Drug interactions between methadone and naltrexone
Interactions between your drugs
Applies to: methadone and naltrexone
Using naltrexone together with methadone is not recommended. Naltrexone can block the effects of methadone and make the medication less effective in treating your condition. If you have been receiving methadone for a while (for example, a week or longer), naltrexone can also precipitate withdrawal symptoms. Talk to your doctor if you have any questions or concerns. Your doctor may be able to prescribe alternatives that do not interact, or you may need a dose adjustment or more frequent monitoring to safely use both medications. It is important to tell your doctor about all other medications you use, including vitamins and herbs. Do not stop using any medications without first talking to your doctor.
Drug and food interactions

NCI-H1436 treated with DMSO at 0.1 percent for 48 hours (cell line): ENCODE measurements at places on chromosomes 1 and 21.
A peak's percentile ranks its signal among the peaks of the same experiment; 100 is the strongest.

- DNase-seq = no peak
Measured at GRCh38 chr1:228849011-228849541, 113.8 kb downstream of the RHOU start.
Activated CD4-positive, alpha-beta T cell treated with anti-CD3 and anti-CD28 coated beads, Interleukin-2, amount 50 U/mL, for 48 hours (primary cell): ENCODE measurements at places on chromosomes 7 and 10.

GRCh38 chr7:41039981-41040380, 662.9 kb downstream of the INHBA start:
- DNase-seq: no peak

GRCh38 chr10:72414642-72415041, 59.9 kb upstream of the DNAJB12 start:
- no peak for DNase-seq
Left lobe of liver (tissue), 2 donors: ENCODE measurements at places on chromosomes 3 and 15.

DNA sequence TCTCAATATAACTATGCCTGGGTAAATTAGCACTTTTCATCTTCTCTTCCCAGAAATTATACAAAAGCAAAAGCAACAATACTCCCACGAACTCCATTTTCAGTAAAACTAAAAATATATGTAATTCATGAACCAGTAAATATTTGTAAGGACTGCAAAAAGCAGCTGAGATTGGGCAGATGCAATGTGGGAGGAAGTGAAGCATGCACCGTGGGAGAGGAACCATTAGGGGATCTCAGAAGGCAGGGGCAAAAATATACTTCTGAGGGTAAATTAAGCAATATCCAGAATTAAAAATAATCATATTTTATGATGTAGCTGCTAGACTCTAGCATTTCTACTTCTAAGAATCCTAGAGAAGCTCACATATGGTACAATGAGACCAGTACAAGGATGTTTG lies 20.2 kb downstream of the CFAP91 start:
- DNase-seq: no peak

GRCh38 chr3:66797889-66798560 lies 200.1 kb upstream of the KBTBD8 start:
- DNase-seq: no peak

Applies to: methadone
Grapefruit juice can increase the blood levels and effects of methadone. If you regularly consume grapefruits or grapefruit juice, you should be monitored for side effects and/or changes in methadone levels. Do not increase or decrease the amount of grapefruit products in your diet without first talking to your doctor. Orange juice is not expected to interact.
Therapeutic duplication warnings
No therapeutic duplications were found for your selected drugs.
Drug Interaction Classification
|Highly clinically significant. Avoid combinations; the risk of the interaction outweighs the benefit.|
|Moderately clinically significant. Usually avoid combinations; use it only under special circumstances.|
|Minimally clinically significant. Minimize risk; assess risk and consider an alternative drug, take steps to circumvent the interaction risk and/or institute a monitoring plan.|
|No information available.|
Do not stop taking any medications without consulting your healthcare provider.
Always consult your healthcare provider to ensure the information displayed on this page applies to your personal circumstances.